Congress and the president threw the long-term unemployed under the bus last year in the deal to extend the Bush era tax cuts for the wealthiest Americans.
As the president and his fellow politicos revv up his re-election campaign bus, are they now poised to run over the 99ers, as the long-term unemployed are known?
The head of the Congressional Black Caucus, Rep. Emmanuel Cleaver, appears ready to concede without a fight that the cost of extending unemployment benefits to the 99ers is “prohibitive.”
Two members of Cleaver’s caucus, Reps. Barbara Lee and Bobby Scott have proposed H.R. 589 to fund some benefits for the long-term unemployed.
Once again, Congress appears to be unwilling to find the $14 billion to extend unemployment compensation for the more than 1 million Americans out of work for at least 99 weeks.
President Obama seems more preoccupied with fighting for the $1 billion he says he will need for his reelection campaign.
How much could one of those 99ers contribute to the president, or anybody’s political campaign, for that matter?
That’s what occurred to me when I read who Obama – the man who at one time was supposed to transform American politics – had chosen to run his campaign to keep his job.
That would be Jim Messina, one of the undisputed experts at raising massive corporate campaign cash, a former staffer for Sen. Max Baucus, one-time head of the one Senate’s Finance Committee and one of the top vacuums of special interest contributions ever, according to Public Citizen.
So much for the grass roots that got the president where he is today. He’s dancing with Wall Street, big pharm and the insurance industry now. Messina apparently takes a dim view of the grass roots activists and their issues, which tend to clog up his vacuum cleaner.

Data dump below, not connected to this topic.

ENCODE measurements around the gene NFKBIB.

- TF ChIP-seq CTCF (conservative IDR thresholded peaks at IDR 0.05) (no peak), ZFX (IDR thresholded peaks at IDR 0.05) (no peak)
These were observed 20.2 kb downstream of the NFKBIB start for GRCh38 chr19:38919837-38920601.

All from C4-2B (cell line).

For the corporate titans Obama will be relying on, it’s been a very, very good recovery.
For a lot of the grass roots folks who walked precincts and made phone calls in 2008, not so much. They’ve lost jobs, health insurance, homes, savings, pensions, and security.
Minorities have been especially hard hit, USA Today reports, by a “dual system” of finance. More than 20 percent of African-Americans and Hispanics will lose their homes in the present housing crisis, the Center for Responsible Lending contends.
Meanwhile the long-term unemployed, many of them older workers, face high hurdles reentering the workforce. Younger people face their own challenges, often taking lower paying jobs when they can find employment.
The politicians may be giving up on those of us who are unemployed but we shouldn’t. Call your congressperson and demand that they find the money for H.R 589.